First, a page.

How to diversify and invest sustainably with Singapore's first low-carbon ETF

The Lion-OCBC Securities Singapore Low Carbon ETF provides an opportunity to investors to build green portfolios for returns that also benefit the environment

Climate change, the defining crisis of the twenty-first century, is humanity’s biggest long-term threat, and the global transition to a low carbon economy is now more urgent than ever. Apart from adopting climate-friendly habits on a personal level, individuals should also ensure that they are investing their money in a way that benefits the planet.

Doing your part to make a positive impact on the world

As the climate crisis intensifies, there has never been a greater urgency to invest in companies moving towards low carbon emissions.

Southeast Asia is one of the regions that is particularly vulnerable to climate change, and ASEAN could see GDP growth reduced by 7.5 per cent annually until 2070 due to disruptive forces like natural disasters. Singapore, too, is susceptible to the impact of climate change such as rising sea levels, heat waves, increasing rainfall intensities and risks losing up to 46 per cent of its GDP in a worst-case scenario. 

At present, the world is clearly not doing enough to combat or mitigate climate change. As governments, including Singapore’s, review their climate targets, individuals and businesses need to do whatever they can to reduce carbon emissions and slow global warming.

The average Singaporean is highly aware of environmental issues, according to the inaugural OCBC Climate Index  released in 2021. It scored a national average of 6.7 points. The index is a measurement of the levels of environmental sustainability awareness and climate action among the 2,000 Singaporeans aged between 18 and 65 surveyed.  For those who are wondering how to live more sustainably, the answer is that improvements can be made in almost every area of daily lives, from diets and holiday choices to investment decisions. Investors can examine their habits and actions to see where they can make more sustainable choices.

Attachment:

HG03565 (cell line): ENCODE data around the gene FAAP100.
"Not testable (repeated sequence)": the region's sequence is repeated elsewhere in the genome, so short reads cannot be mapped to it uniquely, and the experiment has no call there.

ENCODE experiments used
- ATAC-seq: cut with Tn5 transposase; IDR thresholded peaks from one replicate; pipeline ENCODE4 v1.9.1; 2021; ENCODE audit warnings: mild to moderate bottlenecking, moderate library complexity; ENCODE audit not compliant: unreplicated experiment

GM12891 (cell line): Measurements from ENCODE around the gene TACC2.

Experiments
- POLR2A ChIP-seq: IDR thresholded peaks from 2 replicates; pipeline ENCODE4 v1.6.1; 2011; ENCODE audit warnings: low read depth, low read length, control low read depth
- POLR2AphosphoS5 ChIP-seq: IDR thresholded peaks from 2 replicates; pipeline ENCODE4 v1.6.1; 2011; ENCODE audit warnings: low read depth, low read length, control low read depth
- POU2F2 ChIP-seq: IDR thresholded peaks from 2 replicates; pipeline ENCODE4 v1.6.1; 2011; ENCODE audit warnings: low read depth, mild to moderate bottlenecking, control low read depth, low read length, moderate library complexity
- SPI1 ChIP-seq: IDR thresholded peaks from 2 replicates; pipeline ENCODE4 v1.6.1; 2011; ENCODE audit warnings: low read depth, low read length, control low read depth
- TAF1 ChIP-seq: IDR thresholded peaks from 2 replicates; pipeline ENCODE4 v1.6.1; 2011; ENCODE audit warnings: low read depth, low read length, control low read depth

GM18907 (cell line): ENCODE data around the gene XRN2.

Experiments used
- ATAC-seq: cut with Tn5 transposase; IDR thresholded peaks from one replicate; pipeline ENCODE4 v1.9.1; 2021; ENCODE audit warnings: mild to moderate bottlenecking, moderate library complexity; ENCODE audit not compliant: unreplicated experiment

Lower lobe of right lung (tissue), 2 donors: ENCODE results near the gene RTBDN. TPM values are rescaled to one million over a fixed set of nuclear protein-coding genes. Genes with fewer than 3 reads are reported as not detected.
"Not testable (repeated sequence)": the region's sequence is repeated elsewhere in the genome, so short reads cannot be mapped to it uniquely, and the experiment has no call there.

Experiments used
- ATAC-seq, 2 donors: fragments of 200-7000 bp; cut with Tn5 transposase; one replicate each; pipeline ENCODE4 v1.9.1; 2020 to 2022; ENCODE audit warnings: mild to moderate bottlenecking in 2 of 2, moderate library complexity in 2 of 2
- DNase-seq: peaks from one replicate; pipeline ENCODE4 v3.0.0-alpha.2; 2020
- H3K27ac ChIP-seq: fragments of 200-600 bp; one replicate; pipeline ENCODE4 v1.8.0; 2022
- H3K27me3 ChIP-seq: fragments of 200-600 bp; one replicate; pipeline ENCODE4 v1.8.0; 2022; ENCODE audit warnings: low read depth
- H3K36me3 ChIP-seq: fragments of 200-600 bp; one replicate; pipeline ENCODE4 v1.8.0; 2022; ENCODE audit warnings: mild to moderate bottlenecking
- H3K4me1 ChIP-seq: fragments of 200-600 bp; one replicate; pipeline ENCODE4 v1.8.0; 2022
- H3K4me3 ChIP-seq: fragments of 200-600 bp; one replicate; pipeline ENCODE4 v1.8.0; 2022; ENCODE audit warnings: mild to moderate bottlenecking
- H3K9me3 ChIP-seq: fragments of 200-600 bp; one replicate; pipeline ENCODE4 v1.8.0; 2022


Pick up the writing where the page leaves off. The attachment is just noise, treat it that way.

Investing in sustainable companies offers investors the opportunity to support climate-friendly business practices and participate in the transition to a low-carbon economy.

More specifically, Environmental, Social and Governance (ESG) investing enables investors to ensure that their money goes towards companies that have been assessed in terms of their performance as a steward of the environment, as well as how they manage relationships with employees, suppliers, customers, and the communities where it operates. The governance aspect deals with the company’s leadership, executive pay, audits, internal controls, and shareholder rights.

Read full article 

Durreen Shahnaz: Climate change is a feminist issue


In her own words, the founder of Impact Investment Exchange tells us why climate change and feminism come hand in hand.


stared at the painting. I squinted my eyes, and tilted my head, but could not figure out why the painting did not look right. I like to think of myself as a painter, but when I try to take flavours from my favorite feminist painter, Frida, I struggle. Frida could effortlessly blend with oil, her political views, agony, and love as spirited attempts to express her own reality. I chewed on the end of my paintbrush, wondering how she did so time and again. The answer stared back at me from in between the interplay of green and blue textures. Aha, it was Orange! The painting needed a pop of exuberance to make the green and blue more appreciable. I threw that canvas and began anew.

My painting experience is no different from what we are experiencing in the world today. If we could, we would just throw away all that hasn’t worked and start afresh, but fixing the world is slightly more challenging than fixing a painting. (Related: Can the art world reduce its carbon footprint?)

The planet has begun to face noticeable effects of climate change. As erratic weather events, first-of-their-kind epidemics, and struggling economies become more commonplace, those in the global south are pushed deeper into poverty and face resultant losses to basic amenities, livelihoods, and life itself. To add to this, Covid-19 has further exacerbated income inequalities and set back the progress we made towards the 2030 Sustainable Development Goals (SDGs).